What does builders’ risk insurance protect?
In addition to the homeowners, investment firms and lenders obtain builders’ risk insurance to shelter their financial investment in the completed structure. Typically, their risk begins when they take ownership of a completed project.
A general contractor buys builders’ risk insurance to protect their materials and equipment during the building process. Their risk begins when the project materials are purchased and ends when ownership of the structure is transferred.
Each of these groups might not understand (or care about) the unique risks of the other party.
Vermont and New Hampshire Builders Risk Checklist
Use this checklist to determine your risk exposures. We’ll help you close the gaps with specialized insurance built for your business.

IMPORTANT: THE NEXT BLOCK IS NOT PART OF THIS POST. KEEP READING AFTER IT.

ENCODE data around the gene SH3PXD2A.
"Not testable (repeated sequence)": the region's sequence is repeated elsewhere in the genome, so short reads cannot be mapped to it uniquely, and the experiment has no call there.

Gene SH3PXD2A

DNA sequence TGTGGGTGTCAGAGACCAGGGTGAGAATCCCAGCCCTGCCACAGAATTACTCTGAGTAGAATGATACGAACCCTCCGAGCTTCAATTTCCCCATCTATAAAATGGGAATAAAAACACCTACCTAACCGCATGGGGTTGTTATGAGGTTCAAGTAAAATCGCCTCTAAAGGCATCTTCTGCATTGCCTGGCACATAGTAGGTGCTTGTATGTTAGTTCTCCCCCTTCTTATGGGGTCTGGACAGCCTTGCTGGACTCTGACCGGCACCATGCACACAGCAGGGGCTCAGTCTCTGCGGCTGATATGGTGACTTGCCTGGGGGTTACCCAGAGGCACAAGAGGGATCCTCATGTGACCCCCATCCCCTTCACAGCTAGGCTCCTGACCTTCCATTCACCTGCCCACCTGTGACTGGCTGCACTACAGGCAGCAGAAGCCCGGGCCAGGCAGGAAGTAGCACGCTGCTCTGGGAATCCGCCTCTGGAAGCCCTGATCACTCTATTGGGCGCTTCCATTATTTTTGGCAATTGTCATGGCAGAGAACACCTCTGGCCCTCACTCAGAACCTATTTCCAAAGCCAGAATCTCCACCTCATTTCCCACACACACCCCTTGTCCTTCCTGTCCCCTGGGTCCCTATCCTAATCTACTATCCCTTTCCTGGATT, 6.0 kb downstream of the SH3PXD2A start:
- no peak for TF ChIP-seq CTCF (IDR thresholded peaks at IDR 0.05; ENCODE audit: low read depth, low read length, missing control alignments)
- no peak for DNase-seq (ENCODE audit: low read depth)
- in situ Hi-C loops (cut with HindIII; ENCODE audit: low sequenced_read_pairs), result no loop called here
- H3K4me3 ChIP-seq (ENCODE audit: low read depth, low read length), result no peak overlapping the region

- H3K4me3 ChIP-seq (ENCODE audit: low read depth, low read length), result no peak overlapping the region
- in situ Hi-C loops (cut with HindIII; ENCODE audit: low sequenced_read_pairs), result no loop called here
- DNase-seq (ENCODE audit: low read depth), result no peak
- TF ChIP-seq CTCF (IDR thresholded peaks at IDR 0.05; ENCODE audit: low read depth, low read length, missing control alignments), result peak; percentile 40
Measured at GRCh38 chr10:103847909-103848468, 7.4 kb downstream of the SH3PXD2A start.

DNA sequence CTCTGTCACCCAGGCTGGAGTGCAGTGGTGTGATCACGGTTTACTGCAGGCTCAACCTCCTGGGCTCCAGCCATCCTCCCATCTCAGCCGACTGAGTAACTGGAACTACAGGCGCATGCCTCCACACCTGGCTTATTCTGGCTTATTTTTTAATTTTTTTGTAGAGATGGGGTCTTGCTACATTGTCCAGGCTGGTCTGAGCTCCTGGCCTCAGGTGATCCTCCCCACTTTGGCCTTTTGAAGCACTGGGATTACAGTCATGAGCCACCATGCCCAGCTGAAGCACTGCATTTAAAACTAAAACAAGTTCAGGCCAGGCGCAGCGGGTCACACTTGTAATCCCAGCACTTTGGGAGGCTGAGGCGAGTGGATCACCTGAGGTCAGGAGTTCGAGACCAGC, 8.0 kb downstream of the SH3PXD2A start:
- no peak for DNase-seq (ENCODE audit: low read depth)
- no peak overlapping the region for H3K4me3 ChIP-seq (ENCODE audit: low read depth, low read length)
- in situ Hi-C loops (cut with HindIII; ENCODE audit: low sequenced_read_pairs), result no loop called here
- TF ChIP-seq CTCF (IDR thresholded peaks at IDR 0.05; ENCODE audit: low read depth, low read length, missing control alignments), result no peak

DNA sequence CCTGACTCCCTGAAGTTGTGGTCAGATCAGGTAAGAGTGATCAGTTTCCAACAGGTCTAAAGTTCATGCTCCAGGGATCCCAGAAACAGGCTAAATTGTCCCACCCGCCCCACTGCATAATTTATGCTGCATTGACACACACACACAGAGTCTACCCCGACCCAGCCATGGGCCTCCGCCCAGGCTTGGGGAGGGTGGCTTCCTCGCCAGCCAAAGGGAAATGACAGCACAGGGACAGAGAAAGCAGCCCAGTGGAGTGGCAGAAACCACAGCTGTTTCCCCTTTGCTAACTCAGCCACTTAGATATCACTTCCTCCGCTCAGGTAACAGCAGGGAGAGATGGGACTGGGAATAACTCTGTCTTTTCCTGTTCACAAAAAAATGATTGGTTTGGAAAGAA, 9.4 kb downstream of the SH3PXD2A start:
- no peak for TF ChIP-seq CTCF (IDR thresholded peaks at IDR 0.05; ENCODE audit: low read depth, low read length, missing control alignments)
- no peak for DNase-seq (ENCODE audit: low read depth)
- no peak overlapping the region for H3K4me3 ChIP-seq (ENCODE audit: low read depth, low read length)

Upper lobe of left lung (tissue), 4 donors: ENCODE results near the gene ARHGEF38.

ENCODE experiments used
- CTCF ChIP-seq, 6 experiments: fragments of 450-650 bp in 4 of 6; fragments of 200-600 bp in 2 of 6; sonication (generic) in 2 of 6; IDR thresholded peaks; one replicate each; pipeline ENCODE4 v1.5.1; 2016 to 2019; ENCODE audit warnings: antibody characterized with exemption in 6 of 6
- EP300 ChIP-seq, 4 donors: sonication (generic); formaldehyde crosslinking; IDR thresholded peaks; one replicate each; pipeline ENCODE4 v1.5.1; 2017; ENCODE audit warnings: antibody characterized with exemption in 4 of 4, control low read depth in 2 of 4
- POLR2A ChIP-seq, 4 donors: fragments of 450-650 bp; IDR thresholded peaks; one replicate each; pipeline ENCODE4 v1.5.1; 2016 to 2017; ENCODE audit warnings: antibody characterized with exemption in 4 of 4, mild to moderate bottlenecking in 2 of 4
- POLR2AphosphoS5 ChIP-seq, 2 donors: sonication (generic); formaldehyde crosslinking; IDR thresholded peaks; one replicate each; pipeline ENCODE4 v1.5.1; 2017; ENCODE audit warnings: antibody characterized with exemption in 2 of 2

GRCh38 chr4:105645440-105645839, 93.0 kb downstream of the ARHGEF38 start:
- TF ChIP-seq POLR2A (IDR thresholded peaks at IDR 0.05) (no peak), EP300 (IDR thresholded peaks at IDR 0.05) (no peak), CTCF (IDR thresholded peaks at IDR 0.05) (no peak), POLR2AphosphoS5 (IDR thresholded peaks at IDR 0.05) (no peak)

- Check your risk liability exposures
- Does your builders’ risk policy begin before building materials are delivered to the project site?
- Does your contract with the municipality, city, or lender require you to secure insurance? If so, are your limits high enough? Is your coverage broad enough?
- Do your projects involve green or Leadership in Energy and Environmental Design-certified (LEED) properties? If so, do you have green upgrade coverage for replacement materials?
- Does your policy cover the actual cash value (value less depreciation) or replacement value (value using current prices) of materials?
- Do you have tailored coverage limits to reflect potential soft costs (additional wages, lost income, lease extensions, expedited expenses, advertising, blueprints, overhead, consultation fees and inspections) if a project is delayed?
- Do you have coverage for temporary fixtures such as cribbing, fencing, signage, and scaffolding?
- Are you a project investor or owner? If so, you’ll need additional insurance to extend coverage beyond the completion of construction.